And their natural good affections were protected from contamination by the hypocrisy of the Jews, by allowing them to recognize such hypocrisy, and to reject it from their own life. And there were two of these women, to represent their good natural affections in a state of union. And, individually, when our good natural affections are united with such truths as we know, our Lord can protect us against the spirit of hypocritical piety, by exposing to us its character.


These women "had wings, like the wings of a stork.“ Wings, which are the arms of birds, represent power, because they are the chief means by which the bird exerts its power. And as birds represent our thoughts, their wings represent the power of thought. And flying represents using the power of thought. And the banishment of the evil spirit of hypocritical piety was effected by thinking over these things; i.e. using the power of thought, which is represented by flying away with the ephah in which was the evil woman.

And that these two women “had wings like the wings of a stork," means, literally, that their wings were long, powerful, and capable of swift and extended flight. The stork represents natural thought, such as is capable of strong and continued thinking.


It is also said of these two women, that "the wind was in their wings," which is a figurative way of saying that their wings made use of the wind. But, spiritually, the meaning is more profound. In physical nature, the blowing of the wind, by which many necessary purposes are accomplished, represents the operation of the Divine Providence, especially in flowing into men's minds with the Divine Truths, by which men are regenerated. And so, in the account of the creation of man, in Genesis ii. 7, it is said that" Jehovah God breathed into his nostrils the breath of life, and man became a living soul." And the same Hebrew word is the root-word from which we translate wind, breath, and spirit.


These women were to carry away the woman in the ephah, to "the land of Shinar," where they were to build her a house for herself, and where they would set the ephah in order, on its “own base." The land of Shinar was the ancient name of Chaldea, or Babylonia, as is known from Genesis x. 10, where, speaking of Nimrod, "a mighty hunter," it is said; " The beginning of his kingdom was Babel and Erech, and Accad and Calneh, in the land of Shinar." It is said of the descendants of Noah, "and it came to pass, as they journeyed from the East, that they found a plain in the land of Shinar; and they dwelt there." (Genesis xi. 2.) And there they began to build the great tower of Babel.

The land of Shinar represents a state of merely external worship, joined with evil in the heart, which produces profanation of all goodness and truth. It is, for instance, the devoted external piety of the man who believes that he will be saved from the wrath of God by the "Vicarious Sacrifice" of Christ, and who depends on such a salvation, and does not have the desire, or intention, to co-operate with the Lord, in changing his own character from evil to good, by repentance, instruction and regeneration, whereby the Lord saves a man from, the man's own evils.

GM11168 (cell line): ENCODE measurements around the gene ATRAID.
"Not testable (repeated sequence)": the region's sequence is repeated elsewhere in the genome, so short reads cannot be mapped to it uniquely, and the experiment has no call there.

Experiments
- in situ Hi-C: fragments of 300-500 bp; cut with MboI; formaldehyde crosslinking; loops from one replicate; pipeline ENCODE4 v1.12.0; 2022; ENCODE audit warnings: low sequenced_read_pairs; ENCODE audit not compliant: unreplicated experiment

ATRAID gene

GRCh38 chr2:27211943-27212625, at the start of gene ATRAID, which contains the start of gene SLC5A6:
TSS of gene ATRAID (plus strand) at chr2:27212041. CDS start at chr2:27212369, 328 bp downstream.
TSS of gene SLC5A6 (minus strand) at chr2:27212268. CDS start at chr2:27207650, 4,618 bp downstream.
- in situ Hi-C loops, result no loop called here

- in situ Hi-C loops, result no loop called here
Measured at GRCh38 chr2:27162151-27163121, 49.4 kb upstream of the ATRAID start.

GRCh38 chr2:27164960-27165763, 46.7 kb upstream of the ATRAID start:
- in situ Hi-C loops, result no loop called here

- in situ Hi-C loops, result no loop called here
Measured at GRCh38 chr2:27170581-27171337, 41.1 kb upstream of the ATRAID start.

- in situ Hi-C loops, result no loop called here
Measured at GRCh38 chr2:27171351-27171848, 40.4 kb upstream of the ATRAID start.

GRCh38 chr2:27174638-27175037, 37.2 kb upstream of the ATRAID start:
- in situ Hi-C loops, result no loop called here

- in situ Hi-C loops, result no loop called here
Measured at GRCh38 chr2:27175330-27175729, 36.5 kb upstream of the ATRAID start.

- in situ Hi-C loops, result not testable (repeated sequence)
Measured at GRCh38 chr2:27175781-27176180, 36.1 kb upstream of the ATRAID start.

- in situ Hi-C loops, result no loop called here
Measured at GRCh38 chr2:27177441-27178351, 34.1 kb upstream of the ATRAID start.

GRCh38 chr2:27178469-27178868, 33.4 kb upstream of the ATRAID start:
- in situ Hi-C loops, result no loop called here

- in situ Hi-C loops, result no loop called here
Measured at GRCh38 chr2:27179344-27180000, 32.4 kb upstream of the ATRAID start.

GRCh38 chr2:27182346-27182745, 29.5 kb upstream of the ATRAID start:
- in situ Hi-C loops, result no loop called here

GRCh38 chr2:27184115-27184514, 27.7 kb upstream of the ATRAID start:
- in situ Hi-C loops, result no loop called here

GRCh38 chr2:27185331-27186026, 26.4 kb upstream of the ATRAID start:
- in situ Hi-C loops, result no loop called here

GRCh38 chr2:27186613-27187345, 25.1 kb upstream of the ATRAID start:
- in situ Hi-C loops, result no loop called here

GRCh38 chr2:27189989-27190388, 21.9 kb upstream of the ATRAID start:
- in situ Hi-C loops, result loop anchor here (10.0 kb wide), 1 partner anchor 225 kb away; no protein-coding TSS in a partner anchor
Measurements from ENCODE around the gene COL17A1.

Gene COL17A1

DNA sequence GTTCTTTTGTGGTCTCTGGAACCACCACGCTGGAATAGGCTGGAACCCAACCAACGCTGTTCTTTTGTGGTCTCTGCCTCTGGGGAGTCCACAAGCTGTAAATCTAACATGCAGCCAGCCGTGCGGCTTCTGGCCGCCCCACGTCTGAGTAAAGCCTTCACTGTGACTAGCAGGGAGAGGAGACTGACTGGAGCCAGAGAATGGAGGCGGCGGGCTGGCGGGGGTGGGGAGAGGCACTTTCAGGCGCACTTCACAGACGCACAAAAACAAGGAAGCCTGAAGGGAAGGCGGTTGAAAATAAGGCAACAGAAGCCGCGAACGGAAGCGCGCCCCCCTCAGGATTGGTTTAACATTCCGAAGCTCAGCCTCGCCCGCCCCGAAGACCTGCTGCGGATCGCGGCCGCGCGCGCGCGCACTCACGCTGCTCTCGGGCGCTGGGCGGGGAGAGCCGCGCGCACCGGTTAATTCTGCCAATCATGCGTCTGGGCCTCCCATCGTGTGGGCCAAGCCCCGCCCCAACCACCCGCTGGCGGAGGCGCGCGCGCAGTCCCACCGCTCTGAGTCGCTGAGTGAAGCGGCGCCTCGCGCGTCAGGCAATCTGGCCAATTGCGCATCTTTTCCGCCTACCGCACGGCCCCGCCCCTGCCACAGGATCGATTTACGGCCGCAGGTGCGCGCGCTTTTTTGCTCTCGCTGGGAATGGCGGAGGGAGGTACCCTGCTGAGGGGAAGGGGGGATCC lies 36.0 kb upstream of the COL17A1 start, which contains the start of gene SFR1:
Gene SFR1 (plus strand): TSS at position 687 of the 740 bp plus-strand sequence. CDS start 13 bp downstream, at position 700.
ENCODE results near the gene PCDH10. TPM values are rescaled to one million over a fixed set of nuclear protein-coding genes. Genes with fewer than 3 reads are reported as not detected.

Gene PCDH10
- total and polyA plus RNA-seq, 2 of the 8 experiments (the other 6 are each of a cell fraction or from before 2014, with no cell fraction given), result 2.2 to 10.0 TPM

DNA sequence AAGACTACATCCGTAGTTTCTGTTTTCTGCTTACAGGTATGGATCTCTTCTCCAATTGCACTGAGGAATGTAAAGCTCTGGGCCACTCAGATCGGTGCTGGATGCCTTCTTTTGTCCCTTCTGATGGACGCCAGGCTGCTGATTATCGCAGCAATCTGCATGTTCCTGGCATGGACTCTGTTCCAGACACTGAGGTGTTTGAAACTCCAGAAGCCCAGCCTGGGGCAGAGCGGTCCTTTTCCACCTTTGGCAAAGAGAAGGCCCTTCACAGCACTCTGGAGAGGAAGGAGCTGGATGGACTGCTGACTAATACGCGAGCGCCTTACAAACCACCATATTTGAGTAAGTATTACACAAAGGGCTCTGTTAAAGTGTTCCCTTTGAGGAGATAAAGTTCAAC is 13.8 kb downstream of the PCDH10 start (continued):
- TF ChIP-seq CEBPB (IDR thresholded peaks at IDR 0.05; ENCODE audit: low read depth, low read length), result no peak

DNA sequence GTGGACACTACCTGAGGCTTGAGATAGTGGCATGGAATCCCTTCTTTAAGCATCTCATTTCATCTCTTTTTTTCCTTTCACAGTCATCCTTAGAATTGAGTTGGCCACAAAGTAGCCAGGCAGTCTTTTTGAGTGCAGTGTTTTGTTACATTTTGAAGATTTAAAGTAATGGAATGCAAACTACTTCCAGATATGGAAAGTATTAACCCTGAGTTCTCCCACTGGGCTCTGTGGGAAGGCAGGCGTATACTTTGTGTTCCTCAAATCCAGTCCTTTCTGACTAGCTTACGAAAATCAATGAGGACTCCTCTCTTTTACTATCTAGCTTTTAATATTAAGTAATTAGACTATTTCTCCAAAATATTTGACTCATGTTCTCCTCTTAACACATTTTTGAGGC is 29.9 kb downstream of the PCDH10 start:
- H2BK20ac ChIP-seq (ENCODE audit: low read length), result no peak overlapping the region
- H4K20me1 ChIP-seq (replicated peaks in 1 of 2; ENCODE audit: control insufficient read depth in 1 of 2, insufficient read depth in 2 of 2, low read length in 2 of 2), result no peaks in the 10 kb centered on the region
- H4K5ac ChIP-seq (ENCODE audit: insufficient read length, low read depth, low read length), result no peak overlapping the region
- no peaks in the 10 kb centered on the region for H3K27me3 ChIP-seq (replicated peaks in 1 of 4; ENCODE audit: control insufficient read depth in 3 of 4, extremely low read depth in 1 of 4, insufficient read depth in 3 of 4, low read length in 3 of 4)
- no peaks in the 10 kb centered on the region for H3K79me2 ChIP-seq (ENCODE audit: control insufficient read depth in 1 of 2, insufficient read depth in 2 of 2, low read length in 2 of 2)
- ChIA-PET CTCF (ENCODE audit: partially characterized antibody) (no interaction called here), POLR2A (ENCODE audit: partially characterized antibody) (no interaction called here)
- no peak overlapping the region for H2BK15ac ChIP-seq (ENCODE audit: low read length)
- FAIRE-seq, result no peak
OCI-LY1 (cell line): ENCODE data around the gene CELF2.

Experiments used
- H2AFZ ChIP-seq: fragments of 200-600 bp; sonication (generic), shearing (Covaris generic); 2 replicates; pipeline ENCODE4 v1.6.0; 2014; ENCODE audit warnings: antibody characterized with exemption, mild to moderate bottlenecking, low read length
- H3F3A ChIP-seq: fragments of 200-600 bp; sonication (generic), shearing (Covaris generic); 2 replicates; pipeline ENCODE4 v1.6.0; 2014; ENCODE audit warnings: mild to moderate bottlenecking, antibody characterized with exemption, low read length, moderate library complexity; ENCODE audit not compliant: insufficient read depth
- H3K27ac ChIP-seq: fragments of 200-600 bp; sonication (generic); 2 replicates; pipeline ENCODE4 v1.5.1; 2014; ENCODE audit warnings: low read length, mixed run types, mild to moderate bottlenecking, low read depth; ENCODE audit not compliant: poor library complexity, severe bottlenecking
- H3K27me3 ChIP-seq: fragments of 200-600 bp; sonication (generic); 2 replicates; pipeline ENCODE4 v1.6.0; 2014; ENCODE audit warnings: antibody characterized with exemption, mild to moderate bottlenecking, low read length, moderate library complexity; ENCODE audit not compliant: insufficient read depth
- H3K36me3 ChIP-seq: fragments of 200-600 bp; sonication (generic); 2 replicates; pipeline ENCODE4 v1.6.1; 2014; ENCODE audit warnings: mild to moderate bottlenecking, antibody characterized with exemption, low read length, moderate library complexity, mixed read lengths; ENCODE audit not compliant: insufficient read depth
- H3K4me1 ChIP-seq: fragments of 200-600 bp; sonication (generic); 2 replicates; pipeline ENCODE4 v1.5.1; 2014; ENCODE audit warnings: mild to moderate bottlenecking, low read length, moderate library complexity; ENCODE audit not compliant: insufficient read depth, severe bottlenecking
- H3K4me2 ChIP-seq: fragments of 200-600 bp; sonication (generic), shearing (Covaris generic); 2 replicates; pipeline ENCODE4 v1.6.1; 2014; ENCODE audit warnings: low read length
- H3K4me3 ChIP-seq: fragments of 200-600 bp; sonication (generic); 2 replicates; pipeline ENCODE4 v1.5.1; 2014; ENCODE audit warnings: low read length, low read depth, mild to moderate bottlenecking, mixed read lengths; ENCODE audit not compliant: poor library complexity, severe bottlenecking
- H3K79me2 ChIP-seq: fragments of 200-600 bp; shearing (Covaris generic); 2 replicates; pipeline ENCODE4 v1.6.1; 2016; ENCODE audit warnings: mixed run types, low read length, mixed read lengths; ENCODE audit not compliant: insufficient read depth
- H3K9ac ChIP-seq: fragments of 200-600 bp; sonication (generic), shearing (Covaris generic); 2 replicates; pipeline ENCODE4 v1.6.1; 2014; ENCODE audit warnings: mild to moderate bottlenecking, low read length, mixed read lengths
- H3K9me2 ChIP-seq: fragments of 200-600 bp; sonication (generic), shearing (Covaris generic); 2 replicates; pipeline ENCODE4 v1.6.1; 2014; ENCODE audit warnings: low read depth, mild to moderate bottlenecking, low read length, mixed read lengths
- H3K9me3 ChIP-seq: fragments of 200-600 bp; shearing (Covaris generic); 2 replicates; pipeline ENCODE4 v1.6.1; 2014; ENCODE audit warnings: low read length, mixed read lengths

The evil woman in the ephah, carried to the land of Shinar, is a representative picture of the removal and separation of the Church of hypocritical piety, filled with evil in the heart, so that it shall not be mingled and confused with other forms of the church, but shall stand by itself, to fill up the measure of its own destiny. And, in the land of Shinar, a house shall be built for that Church. The house is a man's home, where he lives in private. And it represents the man's interior will, in which he lives to himself. And thus, the banishment of the evil woman from her associates, and having a house built for her, in a distant land, where she could be "established and set there upon her own base," represent the separation of hypocritical goodness, and its building up of itself, upon its own foundations of character, and thus being known as to its qualities.


Literally, our text seems to be a prophecy of the destruction of Jerusalem, and of the nationality of the Jews which, in fact, soon came about, through the, Roman conquest of Judea. But, spiritually, the text depicts a judgment upon the Jewish dispensation, and also a judgment upon similar mental conditions, in the individual minds of men, in all ages.

The Jewish Church, as a dispensation, long ago came to an end, banished by its own evils. Individual members still exist, and its organizations exist in scattered fragments. But, for many centuries, the Jews have been religious outcasts among the Christian nations, and also, to some extent, even political outcasts. Some of the Jews, perhaps many of them, still look forward to the restoration of Israel, and the literal fulfilment of the prophecies of their national return to Jerusalem. But these things will never come, physically. The prophecies of the Scriptures are fulfilled spiritually, but not often literally. And where there are literal fulfilments, these are but the results of the spiritual fulfilments. These prophecies were not meant finally for the Jews as a people, but for the renewed and regenerated Church of the Lord, the New Jerusalem, of which ancient Jerusalem and its people were merely literal and figurative representatives; as with men at all times, the things of our bodily life are merely figurative symbols of the things of our mental life.

In every age of the church, from the Most Ancient Church to the present times, the evil in man has been the failure to love the Lord and His Divine Goodness and Truth, and to trust in His Divine Providence. But men have sunk into the love of self, and into trust in their own abilities; and thus they have destroyed spiritual love and faith and righteousness, in their own hearts and lives. And then, by their own evils and falsities, they are carried away from a state of spiritual freedom, in which they might be regenerated, and they are taken into a state in which they plunge into all kinds of perversions of goodness, and falsifications of truth; and they dwell in their own self-derived notions, in the practical denial of ill the qualities of character which distinguish the God whom they pretend to worship. They are carried to the spiritual Shinar, the mental state of self-love and hypocritical worship; and there, like their ancient prototypes, the descendants of Noah, they seek to build a great tower, which shall be based on their own natural senses, and yet reach up to heaven, But such a tower for self-worship will always end, as did the old one, in confusion of ideas, and in the dispersion of all things which would constitute spiritual manhood. "It is not in man, that walketh, to direct his steps." - (Jererniah x. 23.) "For his God doth instruct him to discretion, and doth teach him." (Isaiah xxviii. 26.)

Author: Edward Craig Mitchell 1903